Election of Mark to Market for Marketable Stock
IRC section 1296 permits a U.S. shareholder of a PFIC to mark to market the PFIC stock if it is “marketable stock,” as defined by Treasury Regulations section 1.1296-2. The stock must be regularly traded on a qualified exchange or other market, defined by Treasury Regulations section 1.1296-2(c) as—
- a national securities exchange that is registered with the SEC;
- the national market system established under section 11A of the Securities Exchange Act of 1934; or
- a foreign securities exchange that is regulated or supervised by a governmental authority of the country in which the market is located and has the characteristics described in Treasury Regulations section 1.1296-2(c)(1)(2), such as trading volume and disclosure requirements.
In accordance with IRC section 1296(a), the PFIC shareholder tax consequences of the mark-to-market election are either—
- gain recognized to the extent that the fair market value of the stock as of the close of the taxable year exceeds its adjusted basis; or
- loss recognized to the extent that the adjusted basis of the stock exceeds the fair market value of the stock as of the close of the taxable year.
IRC section 1296(c)(1) further provides that the gain included in gross income is ordinary income and the loss, which is also ordinary, is deductible in computing adjusted gross income. The six examples in Treasury Regulations section 1.1296-1(c)(7) illustrate the recognition of gain or loss associated with the mark-to-market election.
In addition, a PFIC shareholder’s stock basis is adjusted to reflect recognized gain or loss. Treasury Regulations section 1.1296-1(d)(1) provides that if the shareholder holds the stock directly, stock basis is increased by the amount included in gross income or decreased by the amount allowed as a deduction. If the stock is held through a foreign entity, held through a regulated investment company, or acquired from a decedent, the basis adjustment is described in Treasury Regulations sections 1.1296-1(d)(2), (d)(3), or (d)(4), respectively.
It has become increasingly possible for U.S. persons to unwittingly become shareholders of PFICs, the results of which are unexpected federal income taxation and an annual requirement to file Form 8621.
PFIC Shareholder Filing Responsibilities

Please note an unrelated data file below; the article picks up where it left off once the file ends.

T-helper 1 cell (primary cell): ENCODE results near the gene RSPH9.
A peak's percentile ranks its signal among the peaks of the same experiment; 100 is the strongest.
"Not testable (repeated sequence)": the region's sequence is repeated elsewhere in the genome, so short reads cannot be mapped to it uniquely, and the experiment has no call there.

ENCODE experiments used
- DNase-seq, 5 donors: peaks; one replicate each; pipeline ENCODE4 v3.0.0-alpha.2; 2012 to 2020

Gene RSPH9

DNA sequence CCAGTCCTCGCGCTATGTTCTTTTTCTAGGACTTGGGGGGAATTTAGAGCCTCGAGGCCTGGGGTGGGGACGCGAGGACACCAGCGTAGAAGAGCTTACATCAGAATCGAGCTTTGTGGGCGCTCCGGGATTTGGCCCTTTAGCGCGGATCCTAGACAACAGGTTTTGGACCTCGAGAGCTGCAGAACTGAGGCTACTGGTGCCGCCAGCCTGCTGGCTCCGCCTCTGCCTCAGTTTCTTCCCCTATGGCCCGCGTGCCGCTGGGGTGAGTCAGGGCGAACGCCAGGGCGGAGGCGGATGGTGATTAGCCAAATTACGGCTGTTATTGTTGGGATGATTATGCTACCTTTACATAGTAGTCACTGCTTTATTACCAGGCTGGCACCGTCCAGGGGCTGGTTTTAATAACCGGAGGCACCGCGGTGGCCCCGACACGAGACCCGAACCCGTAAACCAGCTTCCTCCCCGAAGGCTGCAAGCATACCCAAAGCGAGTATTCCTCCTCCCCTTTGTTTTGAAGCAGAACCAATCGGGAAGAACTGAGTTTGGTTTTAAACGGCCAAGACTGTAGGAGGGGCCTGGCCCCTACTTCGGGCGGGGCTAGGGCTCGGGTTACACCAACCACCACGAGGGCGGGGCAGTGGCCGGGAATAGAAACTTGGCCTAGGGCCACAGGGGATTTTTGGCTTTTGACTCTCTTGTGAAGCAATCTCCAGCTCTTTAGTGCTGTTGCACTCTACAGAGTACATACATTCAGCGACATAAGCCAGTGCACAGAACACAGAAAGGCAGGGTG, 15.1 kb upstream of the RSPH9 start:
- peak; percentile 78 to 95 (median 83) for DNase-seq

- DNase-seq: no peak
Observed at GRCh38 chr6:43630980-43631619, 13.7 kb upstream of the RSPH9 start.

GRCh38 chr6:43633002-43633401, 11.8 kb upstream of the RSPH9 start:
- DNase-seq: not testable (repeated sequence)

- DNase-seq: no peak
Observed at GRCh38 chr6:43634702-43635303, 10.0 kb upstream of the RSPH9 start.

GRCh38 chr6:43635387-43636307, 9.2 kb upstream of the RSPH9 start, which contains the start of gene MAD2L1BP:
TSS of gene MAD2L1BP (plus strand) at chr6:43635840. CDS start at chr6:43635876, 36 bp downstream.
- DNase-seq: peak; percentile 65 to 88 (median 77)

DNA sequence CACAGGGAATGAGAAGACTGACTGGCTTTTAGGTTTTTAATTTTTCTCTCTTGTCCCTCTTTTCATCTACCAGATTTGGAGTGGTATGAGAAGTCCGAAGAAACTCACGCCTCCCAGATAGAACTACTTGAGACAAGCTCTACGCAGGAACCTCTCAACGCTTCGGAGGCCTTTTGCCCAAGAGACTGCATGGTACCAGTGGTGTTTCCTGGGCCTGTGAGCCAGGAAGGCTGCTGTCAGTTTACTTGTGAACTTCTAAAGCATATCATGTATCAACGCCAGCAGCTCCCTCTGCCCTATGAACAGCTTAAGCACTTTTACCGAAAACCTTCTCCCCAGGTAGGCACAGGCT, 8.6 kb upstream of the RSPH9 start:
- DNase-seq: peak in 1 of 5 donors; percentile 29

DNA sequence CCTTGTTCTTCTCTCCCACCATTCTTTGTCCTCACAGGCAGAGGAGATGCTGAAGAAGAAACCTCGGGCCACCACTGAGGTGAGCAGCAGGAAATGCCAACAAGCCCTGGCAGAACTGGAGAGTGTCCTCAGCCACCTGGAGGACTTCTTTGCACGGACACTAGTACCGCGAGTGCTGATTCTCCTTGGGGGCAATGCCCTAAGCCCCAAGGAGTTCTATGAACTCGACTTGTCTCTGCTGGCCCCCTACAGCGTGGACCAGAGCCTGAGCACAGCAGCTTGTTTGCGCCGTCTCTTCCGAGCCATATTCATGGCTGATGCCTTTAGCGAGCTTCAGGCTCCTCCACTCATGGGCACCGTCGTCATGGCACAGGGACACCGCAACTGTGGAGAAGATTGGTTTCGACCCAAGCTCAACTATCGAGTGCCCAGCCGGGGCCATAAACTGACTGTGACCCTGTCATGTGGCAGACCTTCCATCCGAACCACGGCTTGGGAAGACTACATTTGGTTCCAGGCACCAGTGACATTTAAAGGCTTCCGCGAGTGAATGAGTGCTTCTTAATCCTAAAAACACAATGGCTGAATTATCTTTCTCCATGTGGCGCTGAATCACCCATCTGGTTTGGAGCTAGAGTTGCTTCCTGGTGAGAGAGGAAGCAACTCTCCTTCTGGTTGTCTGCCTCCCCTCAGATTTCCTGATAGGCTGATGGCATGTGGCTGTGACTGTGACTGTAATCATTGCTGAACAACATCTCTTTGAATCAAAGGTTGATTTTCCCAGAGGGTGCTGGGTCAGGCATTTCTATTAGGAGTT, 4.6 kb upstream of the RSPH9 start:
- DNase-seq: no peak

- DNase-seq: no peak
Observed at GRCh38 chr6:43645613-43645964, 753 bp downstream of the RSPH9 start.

The IRS Instructions for Form 8621 succinctly summarize the filing responsibilities of PFIC shareholders and provide extensive practical guidance about the QEF and the mark-to-market elections. They state that a U.S. person who is a direct or indirect shareholder of a PFIC must file Form 8621 for each taxable year if that person—
- receives certain direct or indirect distributions from a PFIC;
- recognizes gain on a direct or indirect disposition of PFIC stock;
- is reporting information with regard to a QEF or MTM election;
- is making a QEF election; or
- is required to file an annual report pursuant to IRC section 1298(f). Treasury Regulations section 1.1298-1 identifies the IRC section 1298(f) annual reporting requirements for U.S. persons who are shareholders of a passive foreign investment company.
It is significant to note that these criteria are applicable to both direct and indirect shareholders. This once again demonstrates the importance of identifying U.S. persons who are classified by the statute and regulations as indirect PFIC shareholders.
Avoid Being Caught Unawares
It has become increasingly possible for U.S. persons to unwittingly become shareholders of PFICs, the results of which are unexpected federal income taxation and an annual requirement to file Form 8621. Without guidance from their tax advisors, those U.S. persons may not be aware of elections that mitigate the unexpected federal income tax consequences of PFIC ownership. Knowing the ins and outs of what qualifies as a PFIC is crucial for helping taxpayers recognize when an investment has the potential to be classified as a PFIC, understand what the federal income tax consequences of that investment are, and make timely elections to mitigate the negative tax effects of PFIC ownership.